Salient. An Organ of Student Opinion at Victoria College, Wellington, N.Z. Vol. 9, No. 9. July, 24, 1946
[Letter from Vox et Praeterea Nihil to Salient Vol. 9, No. 9. July, 24, 1946]
Dear Sir,—Is "Salient" so short of material that it must print "Midsummer Ending" and "Slaves to the Tramp" in an otherwise excellent issue ? To the uninitiated PSW's poem seems a meaningless concatenation of fulsome words, with special emphasis on "fish" (used, contrary to custom, as an adjective). The author himself explained the plot to me (something about parting with a woman and knowing you are going back to her, apparently a familiar experience) but I doubt if I should have guessed it alone had I pondered for a week. If you must publish these droppings from the ivory lower, you might at least print a glossary and notes, so that the remaining two thousand of us (apart from the Pleiade who say they understand it) may have some inkling of what PSW means.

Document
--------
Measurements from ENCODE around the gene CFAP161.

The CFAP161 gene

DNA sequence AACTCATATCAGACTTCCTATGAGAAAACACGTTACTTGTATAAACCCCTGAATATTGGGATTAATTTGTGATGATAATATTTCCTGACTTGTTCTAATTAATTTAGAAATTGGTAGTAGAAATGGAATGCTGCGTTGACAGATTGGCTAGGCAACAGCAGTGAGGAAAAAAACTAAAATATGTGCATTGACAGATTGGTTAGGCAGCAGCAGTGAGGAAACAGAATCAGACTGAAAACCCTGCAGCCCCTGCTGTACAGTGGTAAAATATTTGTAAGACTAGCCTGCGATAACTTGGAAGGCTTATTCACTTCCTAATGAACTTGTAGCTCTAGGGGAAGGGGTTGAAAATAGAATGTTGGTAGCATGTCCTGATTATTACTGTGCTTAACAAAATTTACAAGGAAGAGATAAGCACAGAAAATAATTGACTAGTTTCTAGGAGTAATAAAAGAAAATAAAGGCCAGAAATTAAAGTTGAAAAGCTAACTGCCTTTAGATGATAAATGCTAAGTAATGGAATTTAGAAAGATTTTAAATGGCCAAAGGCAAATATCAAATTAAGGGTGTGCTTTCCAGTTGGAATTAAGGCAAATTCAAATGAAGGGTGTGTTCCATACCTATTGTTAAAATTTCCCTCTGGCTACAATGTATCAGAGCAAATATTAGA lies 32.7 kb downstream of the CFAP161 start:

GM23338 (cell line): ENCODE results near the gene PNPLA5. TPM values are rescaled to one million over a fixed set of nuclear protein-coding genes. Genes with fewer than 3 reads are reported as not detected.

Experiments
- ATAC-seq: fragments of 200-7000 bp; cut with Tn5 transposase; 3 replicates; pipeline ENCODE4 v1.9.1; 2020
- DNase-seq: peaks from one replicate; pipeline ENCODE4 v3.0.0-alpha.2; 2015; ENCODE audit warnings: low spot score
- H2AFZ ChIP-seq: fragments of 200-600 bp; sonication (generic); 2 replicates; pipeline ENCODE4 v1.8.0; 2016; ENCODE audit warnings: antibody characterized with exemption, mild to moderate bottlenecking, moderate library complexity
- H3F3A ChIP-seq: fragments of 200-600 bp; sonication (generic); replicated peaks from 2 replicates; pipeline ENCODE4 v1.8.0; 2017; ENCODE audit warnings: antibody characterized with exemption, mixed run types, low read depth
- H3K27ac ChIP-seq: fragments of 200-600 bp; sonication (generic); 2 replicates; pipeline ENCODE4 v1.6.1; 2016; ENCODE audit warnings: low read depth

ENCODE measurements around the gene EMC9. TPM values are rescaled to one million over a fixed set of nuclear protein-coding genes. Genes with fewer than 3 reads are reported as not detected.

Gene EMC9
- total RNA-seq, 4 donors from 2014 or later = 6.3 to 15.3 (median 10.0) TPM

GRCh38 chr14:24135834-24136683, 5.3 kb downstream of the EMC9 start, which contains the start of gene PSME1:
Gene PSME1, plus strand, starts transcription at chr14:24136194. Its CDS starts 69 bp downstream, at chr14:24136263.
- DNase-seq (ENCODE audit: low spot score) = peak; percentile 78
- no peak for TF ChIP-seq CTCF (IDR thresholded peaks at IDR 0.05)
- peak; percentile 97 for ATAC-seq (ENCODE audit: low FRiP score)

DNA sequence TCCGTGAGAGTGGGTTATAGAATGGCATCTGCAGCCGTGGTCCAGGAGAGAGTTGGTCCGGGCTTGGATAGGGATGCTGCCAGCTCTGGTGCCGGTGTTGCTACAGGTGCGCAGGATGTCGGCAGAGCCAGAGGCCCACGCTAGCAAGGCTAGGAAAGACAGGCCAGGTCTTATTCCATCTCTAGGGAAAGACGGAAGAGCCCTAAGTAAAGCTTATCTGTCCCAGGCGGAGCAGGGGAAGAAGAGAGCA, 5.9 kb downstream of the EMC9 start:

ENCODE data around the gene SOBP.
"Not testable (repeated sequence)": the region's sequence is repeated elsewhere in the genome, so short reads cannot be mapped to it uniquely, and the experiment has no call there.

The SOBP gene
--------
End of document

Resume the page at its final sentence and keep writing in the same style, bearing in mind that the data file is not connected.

As for "Beetle," why the poor imitation of "Stalky"? Kipling could get away with it because he was a great writer and believed what he wrote. If this tramp really occurred, and is not merely a delicious figment of the author's imagination, could we at least have it without de-la-Mare-ish references to sleeping in Brussels (not a word, mark you about br-ss b-nd b-x-s) and swot notes from the Oxford Dictionary? Does "Beetle" imagine, in his colossal egoism, that the whole College Knows the pet names by which he labels his cronies? Knowing the gang concerned, I can guess at their identity, but I am sure that not all of us are in that delightful situation.
Vox Et Praeterea Nihil.
P.S.—"Fish" may be used as an adjective after all, e.g., "one fish ball."